Phillips (1958, pp.283-299) developed the Phillips Curve, specifically the short-run Phillips Curve (SRPC), after investigating data on the rate of change of money wages and unemployment for the UK economy between 1861-1957. The SRPC posits that there is an inverse relationship between inflation and unemployment. As unemployment falls, inflation rises. Along the y-axis of the Phillips Curve is the rate of change of money wages, along the x-axis is the unemployment rate. Phillips (1958, pp.284-299) found that, for the UK economy between 1861-1957, when unemployment was 5.5%, the rate of change of money wages was 0% and when unemployment was 2.5%, the rate of change of money wages was 2%.
Keynesians & the Short-Run Phillips Curve
As Keynes (1936, p.276) highlights, Keynesianism was criticized for being “one equation short” in terms of not being able to determine the money wage in an economy where the labour market does not clear. Keynesians adopted the Phillips Curve to ‘close’ the Keynesian model by providing an explanation of wage and price determination (Snowden et al 1994, p.150). Keynesians sought to explain the SRPC through AD. As the economy grows and AD increases, firms hire more labour to produce more goods and, to hire more labour, firms must offer higher money wages. But this increases firms’ costs so firms must raise their prices. Lower unemployment thus leads to higher inflation.
Keynesians pointed to the SRPC to indicate a long-run trade-off between inflation and unemployment (Snowden et al 1994, p.150). In the late 1960s and early 1970s, however, both inflation and unemployment rose (Snowden et al 1994, p.150). “Keynesianism was looking increasingly degenerative” (Snowden et al 1994, p.169). The Keynesian proposition of a long-run trade-off between inflation and unemployment was not matched by the empirical evidence. Keynesianism crumbled and this set the scene for the re-emergence of the Classical school of thought this time in the guise of Monetarism.
Monetarism & the Adaptive-Expectations Augmented Phillips Curve
Friedman (1968, pp.1-17) augmented the original Phillips Curve with inflation expectations to argue that there is no long-run trade-off between inflation and unemployment. Noting that real wages equal money (nominal) wages divided by the price level:
Friedman (1968, pp.8-10) contends that workers care about real wages, not money wages, because workers care about how much they can actually buy. A higher real wage means workers can buy more, but a higher money wage does not necessarily mean workers can buy more because prices may be too high.
Referring to the long-run Phillips Curve (LRPC) below, at n*, the natural rate of unemployment or non-accelerating inflation rate of unemployment (NAIRU), the rate of inflation is stable. Before n*, unemployment is below the natural rate and there is upward pressure on money wages that leads to inflationary pressure. All along the LRPC the labour market is in equilibrium at a constant real wage. Moving up the LRPC the real wage is constant, a higher money wage is met by a proportionally higher inflation rate.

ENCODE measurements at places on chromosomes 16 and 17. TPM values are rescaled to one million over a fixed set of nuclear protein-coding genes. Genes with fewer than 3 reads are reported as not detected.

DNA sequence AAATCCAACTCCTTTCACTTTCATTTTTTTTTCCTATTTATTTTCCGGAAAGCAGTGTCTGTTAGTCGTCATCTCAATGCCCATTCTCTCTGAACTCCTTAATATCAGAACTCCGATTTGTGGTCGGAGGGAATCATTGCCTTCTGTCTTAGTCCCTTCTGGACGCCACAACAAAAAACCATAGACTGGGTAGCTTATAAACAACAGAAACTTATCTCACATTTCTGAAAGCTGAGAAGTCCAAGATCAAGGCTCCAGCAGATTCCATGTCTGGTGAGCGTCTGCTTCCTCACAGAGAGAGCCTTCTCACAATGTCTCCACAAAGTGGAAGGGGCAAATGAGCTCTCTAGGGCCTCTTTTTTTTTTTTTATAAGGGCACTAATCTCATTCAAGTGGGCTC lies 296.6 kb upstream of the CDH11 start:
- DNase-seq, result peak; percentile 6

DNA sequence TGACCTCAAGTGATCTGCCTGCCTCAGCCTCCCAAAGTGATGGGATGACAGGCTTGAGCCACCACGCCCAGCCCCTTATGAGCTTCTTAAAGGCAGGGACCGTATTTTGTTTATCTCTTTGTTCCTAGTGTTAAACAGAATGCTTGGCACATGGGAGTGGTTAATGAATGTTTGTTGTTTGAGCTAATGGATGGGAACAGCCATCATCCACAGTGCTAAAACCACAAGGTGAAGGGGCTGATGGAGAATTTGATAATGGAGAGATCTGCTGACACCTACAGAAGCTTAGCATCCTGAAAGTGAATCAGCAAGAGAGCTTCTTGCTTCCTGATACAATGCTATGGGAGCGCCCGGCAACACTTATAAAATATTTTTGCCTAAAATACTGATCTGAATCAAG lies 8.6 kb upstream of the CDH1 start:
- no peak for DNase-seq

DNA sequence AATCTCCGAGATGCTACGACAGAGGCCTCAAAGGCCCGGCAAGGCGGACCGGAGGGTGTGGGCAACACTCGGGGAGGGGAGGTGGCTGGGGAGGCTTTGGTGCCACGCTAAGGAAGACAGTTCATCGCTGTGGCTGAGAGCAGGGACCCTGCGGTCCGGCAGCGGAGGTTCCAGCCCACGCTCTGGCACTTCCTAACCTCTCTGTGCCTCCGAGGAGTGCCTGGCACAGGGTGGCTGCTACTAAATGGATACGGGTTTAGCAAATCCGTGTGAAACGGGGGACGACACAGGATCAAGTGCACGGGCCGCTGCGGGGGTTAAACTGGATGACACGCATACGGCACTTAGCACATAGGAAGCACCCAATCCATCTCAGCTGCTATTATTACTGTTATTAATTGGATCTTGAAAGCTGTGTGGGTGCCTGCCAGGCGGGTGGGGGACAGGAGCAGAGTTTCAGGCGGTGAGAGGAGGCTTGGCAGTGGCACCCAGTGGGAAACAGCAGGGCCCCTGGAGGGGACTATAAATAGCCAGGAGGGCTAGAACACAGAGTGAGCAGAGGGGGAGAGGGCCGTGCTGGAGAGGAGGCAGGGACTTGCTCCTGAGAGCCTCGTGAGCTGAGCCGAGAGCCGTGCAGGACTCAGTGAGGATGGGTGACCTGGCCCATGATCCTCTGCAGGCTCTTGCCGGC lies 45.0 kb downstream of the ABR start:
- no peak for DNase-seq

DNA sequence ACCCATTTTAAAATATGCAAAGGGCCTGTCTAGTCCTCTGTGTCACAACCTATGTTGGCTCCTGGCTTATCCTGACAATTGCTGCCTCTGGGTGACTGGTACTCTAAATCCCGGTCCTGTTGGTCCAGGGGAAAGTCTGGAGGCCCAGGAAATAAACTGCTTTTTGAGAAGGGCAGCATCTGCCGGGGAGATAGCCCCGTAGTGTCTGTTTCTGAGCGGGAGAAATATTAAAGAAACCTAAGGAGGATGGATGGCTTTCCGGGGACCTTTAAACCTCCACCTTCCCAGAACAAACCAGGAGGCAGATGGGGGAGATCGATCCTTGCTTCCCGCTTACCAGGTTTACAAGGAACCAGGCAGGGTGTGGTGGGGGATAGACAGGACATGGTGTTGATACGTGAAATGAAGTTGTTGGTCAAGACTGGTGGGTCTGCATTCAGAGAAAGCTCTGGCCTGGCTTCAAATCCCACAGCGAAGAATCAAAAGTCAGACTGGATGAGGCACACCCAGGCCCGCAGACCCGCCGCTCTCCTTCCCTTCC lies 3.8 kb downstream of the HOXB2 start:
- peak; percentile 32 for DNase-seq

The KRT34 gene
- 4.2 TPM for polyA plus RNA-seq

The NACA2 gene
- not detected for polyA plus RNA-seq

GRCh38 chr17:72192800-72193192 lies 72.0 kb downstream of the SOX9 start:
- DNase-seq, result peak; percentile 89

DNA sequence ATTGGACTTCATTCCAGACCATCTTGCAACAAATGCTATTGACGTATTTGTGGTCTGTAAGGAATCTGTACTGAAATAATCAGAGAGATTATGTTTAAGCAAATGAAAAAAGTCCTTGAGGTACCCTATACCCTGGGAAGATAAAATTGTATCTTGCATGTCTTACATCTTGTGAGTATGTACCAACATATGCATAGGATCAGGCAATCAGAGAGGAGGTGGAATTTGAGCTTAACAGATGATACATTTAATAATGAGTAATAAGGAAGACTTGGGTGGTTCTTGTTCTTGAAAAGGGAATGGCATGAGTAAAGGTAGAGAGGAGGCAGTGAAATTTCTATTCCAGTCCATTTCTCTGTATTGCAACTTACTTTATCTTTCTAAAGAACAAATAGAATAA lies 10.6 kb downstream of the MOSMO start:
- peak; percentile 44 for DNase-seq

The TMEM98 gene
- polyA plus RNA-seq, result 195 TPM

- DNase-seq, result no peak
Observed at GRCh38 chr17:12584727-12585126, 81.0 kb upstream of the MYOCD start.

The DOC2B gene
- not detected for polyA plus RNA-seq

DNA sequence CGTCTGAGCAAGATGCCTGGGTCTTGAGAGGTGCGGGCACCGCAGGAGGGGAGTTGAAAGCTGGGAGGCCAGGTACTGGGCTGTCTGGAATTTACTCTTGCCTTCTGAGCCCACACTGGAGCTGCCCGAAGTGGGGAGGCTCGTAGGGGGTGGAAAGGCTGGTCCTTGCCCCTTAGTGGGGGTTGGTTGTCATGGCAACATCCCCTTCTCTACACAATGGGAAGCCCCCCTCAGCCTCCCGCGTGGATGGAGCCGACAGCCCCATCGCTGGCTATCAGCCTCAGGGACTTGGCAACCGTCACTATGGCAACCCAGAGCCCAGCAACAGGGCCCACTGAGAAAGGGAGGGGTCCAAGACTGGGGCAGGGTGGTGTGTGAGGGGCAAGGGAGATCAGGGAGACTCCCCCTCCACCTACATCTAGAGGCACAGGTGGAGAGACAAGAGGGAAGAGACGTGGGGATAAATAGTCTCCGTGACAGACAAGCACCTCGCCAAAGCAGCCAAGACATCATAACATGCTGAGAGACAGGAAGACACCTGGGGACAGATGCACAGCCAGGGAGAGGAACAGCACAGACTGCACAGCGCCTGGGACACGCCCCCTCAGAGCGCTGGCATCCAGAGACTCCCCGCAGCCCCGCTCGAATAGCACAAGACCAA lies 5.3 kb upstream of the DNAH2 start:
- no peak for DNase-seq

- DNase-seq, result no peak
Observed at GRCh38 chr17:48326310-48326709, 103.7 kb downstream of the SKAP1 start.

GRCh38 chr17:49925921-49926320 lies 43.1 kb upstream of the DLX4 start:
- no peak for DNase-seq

Friedman (1968, pp.8-10) assumed that workers have adaptive expectations, that is, workers’ expected rate of inflation () is equal to last period’s inflation. Actual inflation could be 2% in period 2 whilst it was 1% in period 1, so period 2’s expected rate of inflation will be 1%. In period 3, inflation expectations are revised upwards and workers expect inflation of 2%. Each SRPC depends on the expected rate of inflation, not actual inflation. After expectations are revised, the SRPC shifts.
On the diagram below, begin in period 1 at point A, actual inflation is 0% and unemployment is n*. The government use expansionary fiscal policy to boost AD and lower unemployment to u’. Because the labour market is in equilibrium, firms must offer higher money wages to tempt more workers into employment, so money wages rise. But to offer higher money wages means firms’ costs rise so their prices rise and actual inflation rises to 2%. Workers suffer temporary money illusion, they misinterpret the higher money wages as higher real wages because expected inflation is whilst actual inflation is . Real wages do not rise but employment falls and the economy moves along the SRPC from A to B. In period 2, workers adapt their inflation expectations upwards so that . Workers now realize that real wages did not rise in period 1 so they demand higher money wages and the SRPC shifts right. Firms cannot afford the higher real wages so they fire some workers, unemployment rises back to n* and the economy moves to C.
Friedman, M., (1968), The Role of Monetary Policy, American Economic Review, 58(1).
Keynes, J. M., (1936), The General Theory of Employment, Interest and Money, London: MacMillan.
Phillips, A.W., (1958), The Relation Between Unemployment and the Rate of Change of Money Wage Rates in the United Kingdom, 1861-1957, Economica, 25(100).
Snowden, B., Vane, R. and Wynarczyk, P., (1994), A Modern Guide To Macroeconomics. An introduction to competing schools of thought, Cheltenham: Edward Elgar.